Published on October 22, 2013
About President Obama’s remarks on Monday in the Rose Garden on the matter of the problems plaguing the Affordable Care Act and, specifically, healthcare.gov, it seemed to me that they served a valuable purpose, at least to this extent: They distilled the Obama presidency to some of its core qualities: (a) detachment from reality; (b) misleading in its claims; (c) deeply polarizing and partisan; and (d) filled with lame excuses.
But there was another noteworthy element to what the president said. I have in mind the pitiable quality of his remarks. Speaking about the Affordable Care Act, Mr. Obama kept insisting–over and over and over again–how good the product is, how really and exceptionally good it is, how popular it is, and how things really and truly will work out.
Methinks he doth trieth too hard. The president spoke about ObamaCare as if it were a work of art, one or two brushstrokes away from being a masterpiece. Which created the impression that the president is living in a make believe world.
Several additional observations on the president’s remarks:
1. For Mr. Obama to say the rollout of healthcare.gov hasn’t worked as “smoothly as it was supposed to work” is a bit like the captain of the Titanic saying the trip wasn’t going quite as smoothly as planned. For one thing, there are a spate of stories today (like this one) detailing that the administration launched healthcare.gov despite ample and repeated warnings that the system wasn’t ready. As for going forward, the solutions aren’t simple or obvious. There is no General Petraeus who will step forward to lead the “tech surge.”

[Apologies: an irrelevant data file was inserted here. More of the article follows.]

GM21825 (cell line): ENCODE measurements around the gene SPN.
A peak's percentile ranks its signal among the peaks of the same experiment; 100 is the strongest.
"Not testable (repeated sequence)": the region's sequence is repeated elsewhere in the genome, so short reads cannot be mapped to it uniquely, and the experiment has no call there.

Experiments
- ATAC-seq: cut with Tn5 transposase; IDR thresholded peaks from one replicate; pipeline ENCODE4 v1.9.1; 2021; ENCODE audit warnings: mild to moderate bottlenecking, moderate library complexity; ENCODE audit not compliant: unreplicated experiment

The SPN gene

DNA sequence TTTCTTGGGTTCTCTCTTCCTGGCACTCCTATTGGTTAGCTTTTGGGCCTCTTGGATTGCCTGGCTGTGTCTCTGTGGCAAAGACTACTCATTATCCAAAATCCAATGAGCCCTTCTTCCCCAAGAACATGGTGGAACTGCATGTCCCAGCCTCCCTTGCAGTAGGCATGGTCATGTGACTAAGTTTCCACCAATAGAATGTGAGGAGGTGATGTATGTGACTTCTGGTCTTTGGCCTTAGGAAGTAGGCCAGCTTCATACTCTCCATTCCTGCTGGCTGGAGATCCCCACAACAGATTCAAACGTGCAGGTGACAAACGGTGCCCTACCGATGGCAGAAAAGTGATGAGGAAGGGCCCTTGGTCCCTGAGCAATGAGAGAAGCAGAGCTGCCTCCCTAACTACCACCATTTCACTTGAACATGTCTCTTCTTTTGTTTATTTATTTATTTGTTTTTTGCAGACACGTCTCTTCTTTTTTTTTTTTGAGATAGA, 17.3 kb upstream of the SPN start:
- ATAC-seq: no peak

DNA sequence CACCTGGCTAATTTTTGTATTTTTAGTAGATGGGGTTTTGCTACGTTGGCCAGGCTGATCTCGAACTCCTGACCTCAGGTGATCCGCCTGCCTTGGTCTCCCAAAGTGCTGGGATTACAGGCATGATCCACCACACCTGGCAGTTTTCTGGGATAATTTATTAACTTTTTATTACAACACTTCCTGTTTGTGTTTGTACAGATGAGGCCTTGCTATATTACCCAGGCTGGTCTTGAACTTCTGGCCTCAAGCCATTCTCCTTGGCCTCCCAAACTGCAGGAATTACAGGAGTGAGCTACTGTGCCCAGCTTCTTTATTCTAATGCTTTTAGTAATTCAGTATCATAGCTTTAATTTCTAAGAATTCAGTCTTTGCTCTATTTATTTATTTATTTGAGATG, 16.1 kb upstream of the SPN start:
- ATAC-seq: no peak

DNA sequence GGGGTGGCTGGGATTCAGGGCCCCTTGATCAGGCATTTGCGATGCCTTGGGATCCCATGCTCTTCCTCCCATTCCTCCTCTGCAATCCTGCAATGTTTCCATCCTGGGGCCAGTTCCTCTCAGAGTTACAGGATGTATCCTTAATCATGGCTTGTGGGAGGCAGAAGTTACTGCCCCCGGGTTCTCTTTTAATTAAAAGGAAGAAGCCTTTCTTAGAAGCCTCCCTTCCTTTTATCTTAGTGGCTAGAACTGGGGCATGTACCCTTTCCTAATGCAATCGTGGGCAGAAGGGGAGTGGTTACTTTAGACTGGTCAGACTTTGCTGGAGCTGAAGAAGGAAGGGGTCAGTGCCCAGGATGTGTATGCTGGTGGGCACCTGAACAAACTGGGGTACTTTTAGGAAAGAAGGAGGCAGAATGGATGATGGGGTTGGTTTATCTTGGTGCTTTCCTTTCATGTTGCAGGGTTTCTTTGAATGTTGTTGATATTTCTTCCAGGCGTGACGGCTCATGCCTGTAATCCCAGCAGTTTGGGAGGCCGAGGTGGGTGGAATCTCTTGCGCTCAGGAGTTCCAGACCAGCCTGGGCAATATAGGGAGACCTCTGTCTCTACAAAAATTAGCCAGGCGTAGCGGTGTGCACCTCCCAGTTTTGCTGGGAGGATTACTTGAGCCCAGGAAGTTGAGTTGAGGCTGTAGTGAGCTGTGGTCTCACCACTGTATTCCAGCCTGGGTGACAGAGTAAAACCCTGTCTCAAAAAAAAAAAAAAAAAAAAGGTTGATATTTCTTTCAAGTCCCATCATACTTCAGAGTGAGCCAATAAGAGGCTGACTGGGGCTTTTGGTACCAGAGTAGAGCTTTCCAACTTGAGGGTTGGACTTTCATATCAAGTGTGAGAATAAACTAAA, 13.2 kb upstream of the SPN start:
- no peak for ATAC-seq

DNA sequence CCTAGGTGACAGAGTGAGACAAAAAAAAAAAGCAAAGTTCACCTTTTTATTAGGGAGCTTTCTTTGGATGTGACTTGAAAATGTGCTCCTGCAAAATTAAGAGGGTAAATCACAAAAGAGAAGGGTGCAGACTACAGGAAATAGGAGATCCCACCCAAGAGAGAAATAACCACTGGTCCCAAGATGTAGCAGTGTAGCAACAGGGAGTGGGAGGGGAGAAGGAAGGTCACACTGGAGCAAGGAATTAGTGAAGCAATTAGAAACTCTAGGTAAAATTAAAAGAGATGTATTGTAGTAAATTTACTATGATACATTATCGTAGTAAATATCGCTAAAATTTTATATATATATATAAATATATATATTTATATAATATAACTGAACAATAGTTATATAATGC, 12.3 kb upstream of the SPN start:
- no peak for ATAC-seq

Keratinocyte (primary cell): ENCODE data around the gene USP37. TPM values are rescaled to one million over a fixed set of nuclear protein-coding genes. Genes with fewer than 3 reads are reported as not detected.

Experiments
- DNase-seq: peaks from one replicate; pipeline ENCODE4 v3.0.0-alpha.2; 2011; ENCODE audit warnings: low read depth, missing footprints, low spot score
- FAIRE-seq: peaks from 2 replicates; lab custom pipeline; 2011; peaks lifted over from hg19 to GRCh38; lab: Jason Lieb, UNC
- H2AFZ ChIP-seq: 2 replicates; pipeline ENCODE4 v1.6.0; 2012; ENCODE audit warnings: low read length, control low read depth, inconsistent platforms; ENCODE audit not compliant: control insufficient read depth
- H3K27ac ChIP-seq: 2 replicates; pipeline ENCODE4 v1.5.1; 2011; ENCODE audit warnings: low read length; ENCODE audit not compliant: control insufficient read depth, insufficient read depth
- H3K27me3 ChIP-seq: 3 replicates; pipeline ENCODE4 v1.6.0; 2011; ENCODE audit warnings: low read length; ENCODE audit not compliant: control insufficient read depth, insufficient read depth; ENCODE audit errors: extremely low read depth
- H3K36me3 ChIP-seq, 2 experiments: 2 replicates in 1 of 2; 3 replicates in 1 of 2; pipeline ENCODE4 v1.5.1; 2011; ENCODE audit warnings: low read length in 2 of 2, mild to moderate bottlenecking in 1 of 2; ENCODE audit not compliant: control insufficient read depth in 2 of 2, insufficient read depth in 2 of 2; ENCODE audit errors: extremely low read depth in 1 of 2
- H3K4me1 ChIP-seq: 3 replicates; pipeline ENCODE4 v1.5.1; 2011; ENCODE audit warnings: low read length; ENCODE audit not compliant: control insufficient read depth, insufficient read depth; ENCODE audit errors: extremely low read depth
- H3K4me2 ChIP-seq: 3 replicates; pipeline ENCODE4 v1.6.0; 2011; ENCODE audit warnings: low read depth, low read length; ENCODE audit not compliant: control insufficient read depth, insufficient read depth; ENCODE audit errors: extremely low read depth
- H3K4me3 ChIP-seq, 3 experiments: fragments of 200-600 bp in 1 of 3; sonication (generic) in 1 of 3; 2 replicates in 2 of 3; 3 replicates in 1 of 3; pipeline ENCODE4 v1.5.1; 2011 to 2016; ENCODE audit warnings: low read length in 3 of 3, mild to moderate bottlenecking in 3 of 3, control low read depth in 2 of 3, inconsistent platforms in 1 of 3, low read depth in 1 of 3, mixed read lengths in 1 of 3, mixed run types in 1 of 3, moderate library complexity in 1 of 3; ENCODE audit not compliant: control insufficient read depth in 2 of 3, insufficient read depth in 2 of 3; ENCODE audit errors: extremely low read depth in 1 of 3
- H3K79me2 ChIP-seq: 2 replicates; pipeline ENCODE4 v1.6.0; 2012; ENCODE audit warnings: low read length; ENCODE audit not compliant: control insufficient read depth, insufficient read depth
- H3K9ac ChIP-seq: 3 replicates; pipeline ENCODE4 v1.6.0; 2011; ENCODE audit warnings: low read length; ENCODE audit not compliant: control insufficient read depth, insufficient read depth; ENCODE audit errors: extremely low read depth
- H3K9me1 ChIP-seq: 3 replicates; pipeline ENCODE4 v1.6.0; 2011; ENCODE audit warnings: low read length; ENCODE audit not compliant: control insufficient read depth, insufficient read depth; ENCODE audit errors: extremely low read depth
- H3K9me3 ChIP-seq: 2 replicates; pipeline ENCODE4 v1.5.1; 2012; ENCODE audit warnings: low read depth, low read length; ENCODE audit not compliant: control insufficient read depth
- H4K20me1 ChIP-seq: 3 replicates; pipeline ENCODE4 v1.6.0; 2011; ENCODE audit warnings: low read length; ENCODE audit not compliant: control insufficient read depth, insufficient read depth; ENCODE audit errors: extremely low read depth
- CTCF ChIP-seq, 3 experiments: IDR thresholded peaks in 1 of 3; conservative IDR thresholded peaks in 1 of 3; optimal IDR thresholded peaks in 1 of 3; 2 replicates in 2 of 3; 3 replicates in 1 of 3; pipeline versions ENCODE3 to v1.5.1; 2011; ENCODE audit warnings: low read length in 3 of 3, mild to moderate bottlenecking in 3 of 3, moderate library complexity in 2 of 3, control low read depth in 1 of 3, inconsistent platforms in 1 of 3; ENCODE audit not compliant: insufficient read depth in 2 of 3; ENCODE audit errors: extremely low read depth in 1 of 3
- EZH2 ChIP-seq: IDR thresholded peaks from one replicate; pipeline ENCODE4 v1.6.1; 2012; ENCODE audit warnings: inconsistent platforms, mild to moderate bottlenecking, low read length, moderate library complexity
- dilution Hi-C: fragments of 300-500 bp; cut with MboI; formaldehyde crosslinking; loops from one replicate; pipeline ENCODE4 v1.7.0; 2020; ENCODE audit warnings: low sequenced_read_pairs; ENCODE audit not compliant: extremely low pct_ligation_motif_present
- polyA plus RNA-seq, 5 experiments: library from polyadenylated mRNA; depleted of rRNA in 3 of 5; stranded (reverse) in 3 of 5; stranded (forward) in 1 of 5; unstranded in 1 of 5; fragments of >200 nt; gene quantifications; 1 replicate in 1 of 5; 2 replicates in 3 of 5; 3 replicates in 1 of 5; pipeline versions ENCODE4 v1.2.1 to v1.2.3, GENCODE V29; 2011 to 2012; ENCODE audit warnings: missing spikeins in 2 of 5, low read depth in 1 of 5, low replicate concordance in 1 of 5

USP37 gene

The problems plaguing the system are deep, massive and structural in nature. And if they’re not fixed within the next five weeks–and there are increasingly reasons to believe the problems might not be solved by then–it might well force the president to unilaterally delay the individual mandate. After all, you can’t penalize people for not joining a program that is nearly impossible for them to sign up for.
Between now and the end of the year the Obama administration is counting on roughly three million people (out of a total of seven million) to sign up. They probably won’t get that, and they may not get even close to that.
2. The difficulties the administration faces go beyond just the number of people who sign up. It also depends on who they are. To be more precise: for the online federal health-care exchange to succeed, it needs healthy people, not just sick ones, to enroll in order to make the system work.
Here’s the problem: people with pre-existing conditions have a tremendous incentive to spend day and night signing up on the exchanges. That is, I take it, what happened with Janice Baker, who introduced the president at yesterday’s event. In Ms. Baker’s own words, it took her a “number of frustrating attempts before I could apply for and select my plan.” She had a pre-existing health condition. On the flip side, healthy–and particularly young and healthy–people might try a couple of times and quit trying to enroll. If that happens, of course, premiums and deductibles will skyrocket, which will further accelerate this problematic cycle. This is known in the insurance industry as a “death spiral.” And that may be what awaits the ACA.